In the May 2011 Deloitte Access Economics-Arup Investment Monitor, Arup argues that a different, systems-thinking approach to infrastructure decision-making is needed to support our major cities.
Despite some AU$82bn of economic infrastructure projects currently under construction, reports indicate this may not be enough to address Australia’s infrastructure requirements over the next decade. For the country’s infrastructure to sustain our ongoing national prosperity, an estimated AU$455bn to AU$770bn* will need to be invested in infrastructure over the decade to 2018.
“Despite the Federal stimulus package, in today’s economic climate many critical infrastructure projects remain stalled” Steve Lennon from Arup’s Management Consulting group explains. “The market for PPP’s and other innovative, vendor-driven funding mechanisms also remains subdued. With governments uneasy about debt, this has contributed to our significant infrastructure backlog, which is holding back the performance of our cities and decreasing productivity.”
In recent years, delivery of our society’s urban infrastructure has failed to meet public expectations. Some Australian jurisdictions can boast notable success stories, but all have experienced troubled gestation and delivery of critical infrastructure. Financial investment is also insufficient.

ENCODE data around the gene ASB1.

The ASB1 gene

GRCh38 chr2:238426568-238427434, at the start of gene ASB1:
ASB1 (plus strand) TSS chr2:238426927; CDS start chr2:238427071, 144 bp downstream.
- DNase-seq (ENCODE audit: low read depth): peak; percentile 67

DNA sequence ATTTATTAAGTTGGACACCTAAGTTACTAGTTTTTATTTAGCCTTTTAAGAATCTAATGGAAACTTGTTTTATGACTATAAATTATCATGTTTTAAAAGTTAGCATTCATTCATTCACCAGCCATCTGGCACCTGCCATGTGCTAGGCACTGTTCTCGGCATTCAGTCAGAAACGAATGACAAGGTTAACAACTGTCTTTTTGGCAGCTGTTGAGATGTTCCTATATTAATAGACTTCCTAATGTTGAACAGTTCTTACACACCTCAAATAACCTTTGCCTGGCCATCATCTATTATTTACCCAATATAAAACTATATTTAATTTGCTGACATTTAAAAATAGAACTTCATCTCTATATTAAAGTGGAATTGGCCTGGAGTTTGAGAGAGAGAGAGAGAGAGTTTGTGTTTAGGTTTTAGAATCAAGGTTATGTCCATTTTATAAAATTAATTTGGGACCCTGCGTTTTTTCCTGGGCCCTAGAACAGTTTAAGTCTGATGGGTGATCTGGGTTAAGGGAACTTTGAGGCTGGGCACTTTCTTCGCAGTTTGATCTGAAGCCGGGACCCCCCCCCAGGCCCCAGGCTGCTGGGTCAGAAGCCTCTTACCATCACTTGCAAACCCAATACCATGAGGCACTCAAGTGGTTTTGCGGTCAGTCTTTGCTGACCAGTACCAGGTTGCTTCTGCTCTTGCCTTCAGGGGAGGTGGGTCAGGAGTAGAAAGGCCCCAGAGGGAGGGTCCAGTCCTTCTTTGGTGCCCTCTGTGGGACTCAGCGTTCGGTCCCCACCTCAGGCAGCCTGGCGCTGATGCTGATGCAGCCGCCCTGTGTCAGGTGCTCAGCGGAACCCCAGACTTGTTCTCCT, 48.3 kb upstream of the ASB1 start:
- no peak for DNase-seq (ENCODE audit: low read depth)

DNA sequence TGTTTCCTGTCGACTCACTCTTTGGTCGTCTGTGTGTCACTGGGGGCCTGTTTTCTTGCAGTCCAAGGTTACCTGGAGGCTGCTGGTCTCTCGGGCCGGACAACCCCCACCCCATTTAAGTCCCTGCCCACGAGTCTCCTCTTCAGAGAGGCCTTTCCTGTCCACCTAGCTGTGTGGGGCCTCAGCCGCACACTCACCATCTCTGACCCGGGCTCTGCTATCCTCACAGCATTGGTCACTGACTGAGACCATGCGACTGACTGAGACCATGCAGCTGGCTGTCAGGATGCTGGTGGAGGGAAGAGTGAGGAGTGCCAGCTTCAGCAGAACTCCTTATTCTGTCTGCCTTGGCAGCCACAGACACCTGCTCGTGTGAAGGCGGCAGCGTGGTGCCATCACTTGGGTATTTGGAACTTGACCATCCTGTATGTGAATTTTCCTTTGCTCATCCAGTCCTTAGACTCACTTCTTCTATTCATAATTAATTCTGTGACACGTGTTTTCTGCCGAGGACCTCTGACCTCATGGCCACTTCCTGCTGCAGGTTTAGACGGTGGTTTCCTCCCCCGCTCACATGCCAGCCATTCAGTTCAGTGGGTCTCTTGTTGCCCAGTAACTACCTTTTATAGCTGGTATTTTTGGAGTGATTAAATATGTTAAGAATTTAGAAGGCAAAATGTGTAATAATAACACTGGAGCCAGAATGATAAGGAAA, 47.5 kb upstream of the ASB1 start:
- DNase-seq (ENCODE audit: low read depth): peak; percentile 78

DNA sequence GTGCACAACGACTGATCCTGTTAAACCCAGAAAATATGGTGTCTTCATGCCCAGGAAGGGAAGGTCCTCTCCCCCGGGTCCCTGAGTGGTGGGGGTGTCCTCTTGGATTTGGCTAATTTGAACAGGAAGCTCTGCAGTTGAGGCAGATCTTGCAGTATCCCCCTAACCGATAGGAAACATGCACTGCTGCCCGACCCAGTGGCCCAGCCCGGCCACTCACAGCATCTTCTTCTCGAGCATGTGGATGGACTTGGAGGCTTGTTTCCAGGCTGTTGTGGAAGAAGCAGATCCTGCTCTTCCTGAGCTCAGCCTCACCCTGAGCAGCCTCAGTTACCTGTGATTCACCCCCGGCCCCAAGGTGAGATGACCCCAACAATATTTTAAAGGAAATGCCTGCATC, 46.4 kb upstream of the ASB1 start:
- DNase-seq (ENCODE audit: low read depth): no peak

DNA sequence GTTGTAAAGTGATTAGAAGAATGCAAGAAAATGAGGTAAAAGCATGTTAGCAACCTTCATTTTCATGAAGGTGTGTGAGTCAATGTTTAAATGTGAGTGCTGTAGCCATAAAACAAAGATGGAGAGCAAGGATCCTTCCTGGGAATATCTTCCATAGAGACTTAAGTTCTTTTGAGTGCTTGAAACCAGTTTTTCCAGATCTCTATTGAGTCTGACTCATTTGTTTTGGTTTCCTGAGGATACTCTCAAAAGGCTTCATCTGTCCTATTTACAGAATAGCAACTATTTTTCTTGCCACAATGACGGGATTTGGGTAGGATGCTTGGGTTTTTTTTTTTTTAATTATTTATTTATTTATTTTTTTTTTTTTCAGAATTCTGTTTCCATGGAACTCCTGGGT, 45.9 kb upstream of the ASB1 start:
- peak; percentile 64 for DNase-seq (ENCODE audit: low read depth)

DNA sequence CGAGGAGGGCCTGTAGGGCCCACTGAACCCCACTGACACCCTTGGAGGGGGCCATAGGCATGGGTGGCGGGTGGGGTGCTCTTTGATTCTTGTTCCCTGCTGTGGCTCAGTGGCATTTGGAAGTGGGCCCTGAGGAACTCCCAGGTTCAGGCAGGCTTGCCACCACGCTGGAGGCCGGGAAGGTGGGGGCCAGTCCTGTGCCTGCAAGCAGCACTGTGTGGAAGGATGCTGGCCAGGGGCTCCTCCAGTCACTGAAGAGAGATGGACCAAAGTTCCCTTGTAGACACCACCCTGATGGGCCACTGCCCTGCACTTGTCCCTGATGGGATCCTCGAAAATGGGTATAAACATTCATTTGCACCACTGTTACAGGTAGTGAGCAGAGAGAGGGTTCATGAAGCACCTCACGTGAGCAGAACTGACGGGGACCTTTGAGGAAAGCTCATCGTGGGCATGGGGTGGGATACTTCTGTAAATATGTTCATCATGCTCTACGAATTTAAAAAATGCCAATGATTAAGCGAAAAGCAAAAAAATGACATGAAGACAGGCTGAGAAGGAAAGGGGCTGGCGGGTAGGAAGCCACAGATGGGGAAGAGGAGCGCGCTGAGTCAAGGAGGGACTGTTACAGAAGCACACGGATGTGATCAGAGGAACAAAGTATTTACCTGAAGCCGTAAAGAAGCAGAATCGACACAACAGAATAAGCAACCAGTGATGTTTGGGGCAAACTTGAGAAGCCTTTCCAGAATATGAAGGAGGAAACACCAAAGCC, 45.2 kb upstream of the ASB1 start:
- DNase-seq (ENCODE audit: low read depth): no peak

While Infrastructure Australia is a welcome addition to the nation’s infrastructure governance framework, Arup believes that more change is needed, advocating a systems-thinking approach to infrastructure, decision-making, funding and implementation.
“Infrastructure must not be thought of as the end in itself; it is a means to delivering community and economic outcomes” explains Andrew Wisdom, Head of Planning for Arup in Australasia. “Cities are complex entities. Understanding a city as a whole, and finding pathways to more sustainable futures requires an appreciation of the complex interactions between urban systems such as transport networks, housing infrastructure, land use planning, water and energy supply networks, resource and waste management and social networks.”
‘Systems thinking’ is the process of understanding how things influence one another within a whole. Our city systems consist of people, processes and technology that interact together to make up the environment we experience. This idea is not new to urban planning, but modern communication and computing tools allow us to model city systems much closer to reality than has been possible in the past.
"Cities that work for people need to be understood as complex, adaptive systems” Steve concludes. “Our challenge now is to develop better tools to understand and manage that complexity.”
* According to 2008 reports by the Royal Bank of Scotland and Citigroup respectively.